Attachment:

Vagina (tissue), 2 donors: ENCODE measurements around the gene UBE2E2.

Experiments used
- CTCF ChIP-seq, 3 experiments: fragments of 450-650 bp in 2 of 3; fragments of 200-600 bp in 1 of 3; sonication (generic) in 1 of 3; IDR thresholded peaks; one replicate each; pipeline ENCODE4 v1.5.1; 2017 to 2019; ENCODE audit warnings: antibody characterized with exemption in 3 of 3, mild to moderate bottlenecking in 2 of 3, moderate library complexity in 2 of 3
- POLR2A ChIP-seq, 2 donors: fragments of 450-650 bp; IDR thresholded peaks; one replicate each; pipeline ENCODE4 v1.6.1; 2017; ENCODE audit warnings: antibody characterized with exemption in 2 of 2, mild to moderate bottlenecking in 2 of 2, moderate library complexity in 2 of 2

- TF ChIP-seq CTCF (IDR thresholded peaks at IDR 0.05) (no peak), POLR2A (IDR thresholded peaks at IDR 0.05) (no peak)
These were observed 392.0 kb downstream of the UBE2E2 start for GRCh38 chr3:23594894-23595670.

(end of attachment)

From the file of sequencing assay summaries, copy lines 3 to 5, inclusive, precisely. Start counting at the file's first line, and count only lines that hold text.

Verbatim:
- CTCF ChIP-seq, 3 experiments: fragments of 450-650 bp in 2 of 3; fragments of 200-600 bp in 1 of 3; sonication (generic) in 1 of 3; IDR thresholded peaks; one replicate each; pipeline ENCODE4 v1.5.1; 2017 to 2019; ENCODE audit warnings: antibody characterized with exemption in 3 of 3, mild to moderate bottlenecking in 2 of 3, moderate library complexity in 2 of 3
- POLR2A ChIP-seq, 2 donors: fragments of 450-650 bp; IDR thresholded peaks; one replicate each; pipeline ENCODE4 v1.6.1; 2017; ENCODE audit warnings: antibody characterized with exemption in 2 of 2, mild to moderate bottlenecking in 2 of 2, moderate library complexity in 2 of 2

- TF ChIP-seq CTCF (IDR thresholded peaks at IDR 0.05) (no peak), POLR2A (IDR thresholded peaks at IDR 0.05) (no peak)